The Hole NYC
312 Bowery, NYC
November 6th-10th, 2013, 12-7pm daily
Text by Hanne H7L, Photos by Hanne H7L and MC Anton
The spirit of the legendary nightclub AREA, whose attendees represented a veritable who’s who of New York City’s art scene in the 1980’s was well represented at the opening reception of an exhibition of artwork at The Hole and culminating in an after party nearby at The Bowery Hotel this past Tuesday. The exhibition, in conjunction with the release of the 387 page AREA book from Abrams Publishing seeks to recapture the vision of the original club that every 6 weeks would transform the club’s original location at 157 Hudson Street according to a certain theme such as “suburbia,” “natural history,” “gnarly” and more.
Works from artists Andy Warhol, Jean-Michel Basquiat, Francesco Clemente, Chuck Close, Keith Haring, Jenny Holzer, Barbara Kruger, Sol LeWitt, Leroy Neiman, Larry Rivers, Maripol, Kenny Scharf, Julian Schnabel, Survival Research Labs and more were on display at The Hole along with long unseen ephemera and new works inspired by the club’s monumental impact on downtown arts and nightlife. Curated by Jeffrey Deitch, Serge Becker, Glenn O’Brien and AREA veteran and current Bowery Hotel owner Eric Goode and his sister Jennifer Goode, the show did not disappoint in its scope and magnitude of artists and work represented, the space effectively transformed into a nightclub featuring elaborate installation and performance artwork to dazzle the senses.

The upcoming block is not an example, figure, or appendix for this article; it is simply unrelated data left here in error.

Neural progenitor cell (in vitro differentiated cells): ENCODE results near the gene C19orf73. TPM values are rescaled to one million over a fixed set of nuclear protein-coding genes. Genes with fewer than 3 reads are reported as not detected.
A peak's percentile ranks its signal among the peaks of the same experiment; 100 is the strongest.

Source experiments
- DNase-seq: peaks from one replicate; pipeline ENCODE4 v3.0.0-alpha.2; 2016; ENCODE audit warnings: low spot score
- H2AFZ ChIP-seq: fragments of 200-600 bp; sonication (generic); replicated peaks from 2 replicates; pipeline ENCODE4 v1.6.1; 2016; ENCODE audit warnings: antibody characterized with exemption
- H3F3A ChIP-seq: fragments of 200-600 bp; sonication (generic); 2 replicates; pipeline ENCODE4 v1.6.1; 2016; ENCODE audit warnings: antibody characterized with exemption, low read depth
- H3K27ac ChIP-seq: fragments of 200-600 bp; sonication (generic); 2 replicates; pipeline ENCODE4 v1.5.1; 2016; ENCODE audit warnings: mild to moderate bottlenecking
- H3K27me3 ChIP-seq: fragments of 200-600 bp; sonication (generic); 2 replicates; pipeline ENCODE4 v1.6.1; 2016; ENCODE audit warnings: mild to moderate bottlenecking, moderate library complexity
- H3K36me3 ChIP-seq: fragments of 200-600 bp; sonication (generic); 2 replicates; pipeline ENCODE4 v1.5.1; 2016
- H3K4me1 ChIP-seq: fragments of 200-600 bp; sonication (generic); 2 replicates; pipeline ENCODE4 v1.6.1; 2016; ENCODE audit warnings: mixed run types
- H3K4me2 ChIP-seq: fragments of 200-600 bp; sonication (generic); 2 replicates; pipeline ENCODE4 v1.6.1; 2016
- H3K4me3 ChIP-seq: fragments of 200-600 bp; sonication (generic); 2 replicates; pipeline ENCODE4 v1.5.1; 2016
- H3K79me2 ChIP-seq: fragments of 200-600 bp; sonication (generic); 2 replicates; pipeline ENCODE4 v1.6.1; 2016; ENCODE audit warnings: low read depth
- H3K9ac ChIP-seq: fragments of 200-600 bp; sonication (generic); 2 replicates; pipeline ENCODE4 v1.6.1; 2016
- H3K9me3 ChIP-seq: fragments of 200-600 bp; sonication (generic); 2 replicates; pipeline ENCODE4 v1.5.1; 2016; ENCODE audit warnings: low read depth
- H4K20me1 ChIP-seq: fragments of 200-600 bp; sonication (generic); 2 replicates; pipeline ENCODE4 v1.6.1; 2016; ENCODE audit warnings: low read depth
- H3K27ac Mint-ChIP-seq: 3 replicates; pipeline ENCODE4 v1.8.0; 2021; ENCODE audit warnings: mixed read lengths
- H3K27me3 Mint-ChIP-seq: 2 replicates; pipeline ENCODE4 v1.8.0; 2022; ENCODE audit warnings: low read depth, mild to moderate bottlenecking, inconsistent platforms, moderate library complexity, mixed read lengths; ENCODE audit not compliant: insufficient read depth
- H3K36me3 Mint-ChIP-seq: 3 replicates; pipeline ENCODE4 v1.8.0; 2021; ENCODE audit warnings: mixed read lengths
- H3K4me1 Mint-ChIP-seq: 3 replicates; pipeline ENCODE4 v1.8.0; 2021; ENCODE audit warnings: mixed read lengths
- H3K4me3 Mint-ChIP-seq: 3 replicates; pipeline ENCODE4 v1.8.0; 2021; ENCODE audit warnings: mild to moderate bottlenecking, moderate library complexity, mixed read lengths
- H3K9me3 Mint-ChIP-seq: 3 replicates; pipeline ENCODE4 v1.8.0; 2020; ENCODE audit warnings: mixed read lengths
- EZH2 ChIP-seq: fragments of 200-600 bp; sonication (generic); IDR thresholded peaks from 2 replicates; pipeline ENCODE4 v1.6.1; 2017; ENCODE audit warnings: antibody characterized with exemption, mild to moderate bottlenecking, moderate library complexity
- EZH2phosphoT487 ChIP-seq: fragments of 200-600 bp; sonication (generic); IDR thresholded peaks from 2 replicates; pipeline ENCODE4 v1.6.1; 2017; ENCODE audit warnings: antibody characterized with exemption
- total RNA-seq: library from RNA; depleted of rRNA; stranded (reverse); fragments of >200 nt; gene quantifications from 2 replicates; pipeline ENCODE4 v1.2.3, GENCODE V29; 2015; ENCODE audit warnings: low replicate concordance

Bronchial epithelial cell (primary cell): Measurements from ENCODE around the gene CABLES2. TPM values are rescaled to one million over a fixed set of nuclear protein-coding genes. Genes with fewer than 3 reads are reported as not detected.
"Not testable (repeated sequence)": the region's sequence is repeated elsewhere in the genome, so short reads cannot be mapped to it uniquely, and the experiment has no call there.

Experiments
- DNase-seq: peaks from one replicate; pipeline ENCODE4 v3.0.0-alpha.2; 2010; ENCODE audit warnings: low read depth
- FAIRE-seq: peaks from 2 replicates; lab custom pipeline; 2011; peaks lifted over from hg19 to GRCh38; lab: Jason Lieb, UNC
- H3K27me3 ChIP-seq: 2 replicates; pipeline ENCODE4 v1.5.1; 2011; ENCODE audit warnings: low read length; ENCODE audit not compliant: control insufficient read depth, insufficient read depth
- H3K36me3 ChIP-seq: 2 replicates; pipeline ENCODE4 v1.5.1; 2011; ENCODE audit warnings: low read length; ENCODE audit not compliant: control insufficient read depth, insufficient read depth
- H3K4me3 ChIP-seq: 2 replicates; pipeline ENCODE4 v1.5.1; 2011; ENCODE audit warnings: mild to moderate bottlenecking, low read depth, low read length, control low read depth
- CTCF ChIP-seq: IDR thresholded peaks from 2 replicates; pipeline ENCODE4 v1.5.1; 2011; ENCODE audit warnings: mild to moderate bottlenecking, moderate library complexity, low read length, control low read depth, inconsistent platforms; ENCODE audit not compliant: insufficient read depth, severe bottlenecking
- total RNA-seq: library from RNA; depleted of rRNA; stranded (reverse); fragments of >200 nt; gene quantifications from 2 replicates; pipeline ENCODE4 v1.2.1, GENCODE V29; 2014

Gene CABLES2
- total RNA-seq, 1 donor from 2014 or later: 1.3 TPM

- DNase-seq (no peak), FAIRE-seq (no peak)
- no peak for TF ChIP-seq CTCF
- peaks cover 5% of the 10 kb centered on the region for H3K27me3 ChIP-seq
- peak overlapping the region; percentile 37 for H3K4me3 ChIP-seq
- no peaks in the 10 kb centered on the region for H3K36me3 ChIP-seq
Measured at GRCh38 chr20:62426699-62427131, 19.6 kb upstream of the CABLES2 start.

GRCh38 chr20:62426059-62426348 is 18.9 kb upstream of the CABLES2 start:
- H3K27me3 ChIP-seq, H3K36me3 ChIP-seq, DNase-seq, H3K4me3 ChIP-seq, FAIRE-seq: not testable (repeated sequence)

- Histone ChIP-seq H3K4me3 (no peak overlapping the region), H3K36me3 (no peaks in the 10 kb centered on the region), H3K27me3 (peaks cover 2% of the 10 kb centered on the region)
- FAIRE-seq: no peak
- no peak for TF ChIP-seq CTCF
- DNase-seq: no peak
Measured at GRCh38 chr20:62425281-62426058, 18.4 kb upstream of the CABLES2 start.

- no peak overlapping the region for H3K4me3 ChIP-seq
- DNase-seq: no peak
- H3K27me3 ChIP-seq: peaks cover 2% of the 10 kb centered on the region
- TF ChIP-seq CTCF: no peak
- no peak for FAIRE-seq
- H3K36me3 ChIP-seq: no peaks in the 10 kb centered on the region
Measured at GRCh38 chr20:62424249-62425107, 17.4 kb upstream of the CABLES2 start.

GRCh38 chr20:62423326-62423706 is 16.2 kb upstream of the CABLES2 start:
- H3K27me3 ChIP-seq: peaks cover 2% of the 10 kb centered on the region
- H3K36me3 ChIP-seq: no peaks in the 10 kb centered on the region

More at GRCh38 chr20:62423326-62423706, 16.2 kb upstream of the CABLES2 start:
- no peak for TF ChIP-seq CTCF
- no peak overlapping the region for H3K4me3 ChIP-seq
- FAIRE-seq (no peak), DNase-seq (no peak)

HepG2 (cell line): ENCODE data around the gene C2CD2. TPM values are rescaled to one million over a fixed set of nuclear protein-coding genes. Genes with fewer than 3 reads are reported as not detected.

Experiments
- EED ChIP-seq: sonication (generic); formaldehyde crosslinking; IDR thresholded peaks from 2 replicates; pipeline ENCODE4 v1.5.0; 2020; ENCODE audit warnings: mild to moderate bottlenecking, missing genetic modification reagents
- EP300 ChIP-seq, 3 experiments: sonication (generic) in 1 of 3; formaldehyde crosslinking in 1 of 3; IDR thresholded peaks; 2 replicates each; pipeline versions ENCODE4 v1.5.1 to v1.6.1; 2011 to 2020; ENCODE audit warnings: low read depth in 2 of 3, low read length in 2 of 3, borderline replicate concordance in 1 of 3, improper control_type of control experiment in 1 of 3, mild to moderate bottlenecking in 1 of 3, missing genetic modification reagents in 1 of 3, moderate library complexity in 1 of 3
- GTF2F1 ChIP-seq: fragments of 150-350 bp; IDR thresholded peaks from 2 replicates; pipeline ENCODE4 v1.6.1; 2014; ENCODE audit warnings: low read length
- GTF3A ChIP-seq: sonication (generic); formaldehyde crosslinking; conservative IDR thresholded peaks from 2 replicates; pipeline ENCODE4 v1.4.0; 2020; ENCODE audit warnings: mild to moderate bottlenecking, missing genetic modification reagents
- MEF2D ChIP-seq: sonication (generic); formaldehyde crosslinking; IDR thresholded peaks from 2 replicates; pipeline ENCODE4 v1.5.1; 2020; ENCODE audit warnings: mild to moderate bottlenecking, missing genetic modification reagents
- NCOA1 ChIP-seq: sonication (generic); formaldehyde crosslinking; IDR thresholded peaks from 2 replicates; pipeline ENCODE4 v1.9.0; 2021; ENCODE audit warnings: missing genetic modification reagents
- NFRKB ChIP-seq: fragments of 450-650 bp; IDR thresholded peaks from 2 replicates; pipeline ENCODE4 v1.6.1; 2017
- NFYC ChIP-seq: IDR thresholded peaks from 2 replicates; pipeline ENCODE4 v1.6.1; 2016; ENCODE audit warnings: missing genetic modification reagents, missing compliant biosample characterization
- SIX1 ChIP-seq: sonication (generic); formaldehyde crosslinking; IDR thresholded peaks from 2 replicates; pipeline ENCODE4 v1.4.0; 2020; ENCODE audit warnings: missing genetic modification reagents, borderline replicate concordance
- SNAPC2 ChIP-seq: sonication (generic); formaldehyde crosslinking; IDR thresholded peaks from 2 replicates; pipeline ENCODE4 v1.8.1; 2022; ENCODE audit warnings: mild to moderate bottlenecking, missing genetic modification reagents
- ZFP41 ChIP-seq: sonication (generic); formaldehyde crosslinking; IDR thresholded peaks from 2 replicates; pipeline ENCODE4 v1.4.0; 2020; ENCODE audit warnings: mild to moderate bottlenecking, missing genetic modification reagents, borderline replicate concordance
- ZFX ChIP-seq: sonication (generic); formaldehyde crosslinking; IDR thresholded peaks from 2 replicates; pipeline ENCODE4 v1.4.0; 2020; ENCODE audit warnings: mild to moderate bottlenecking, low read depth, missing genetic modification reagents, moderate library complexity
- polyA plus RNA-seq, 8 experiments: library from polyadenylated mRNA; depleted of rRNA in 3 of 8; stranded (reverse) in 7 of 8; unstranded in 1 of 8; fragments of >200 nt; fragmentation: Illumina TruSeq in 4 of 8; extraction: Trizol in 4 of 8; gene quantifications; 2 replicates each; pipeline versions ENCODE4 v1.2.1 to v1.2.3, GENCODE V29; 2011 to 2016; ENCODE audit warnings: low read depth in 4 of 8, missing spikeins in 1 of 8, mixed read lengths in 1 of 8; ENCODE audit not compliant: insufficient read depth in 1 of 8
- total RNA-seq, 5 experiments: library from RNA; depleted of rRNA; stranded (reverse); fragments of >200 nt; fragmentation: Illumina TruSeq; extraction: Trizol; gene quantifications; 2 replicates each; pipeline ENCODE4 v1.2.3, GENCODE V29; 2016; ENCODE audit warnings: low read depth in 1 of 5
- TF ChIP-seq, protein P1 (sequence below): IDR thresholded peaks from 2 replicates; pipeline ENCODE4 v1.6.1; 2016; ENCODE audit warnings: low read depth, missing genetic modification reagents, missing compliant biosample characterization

At the after party at The Bowery Hotel the festivities showed no sign of letting up where AREA-inspired performances and installations abounded as well. Arguably the most enjoyable aspect of the entire event however was the broad range of age groups represented, ranging from veterans of the 80’s nightclub scene to younger and middle aged newcomers all co-mingling and having a good time. Such a changeover from the typically youth dominated nightlife scene in New York is welcomed. As the night wound down I was left to wonder why a venue resurrecting the creative energy and all around excitement of AREA in its original inception does not find a permanent home downtown.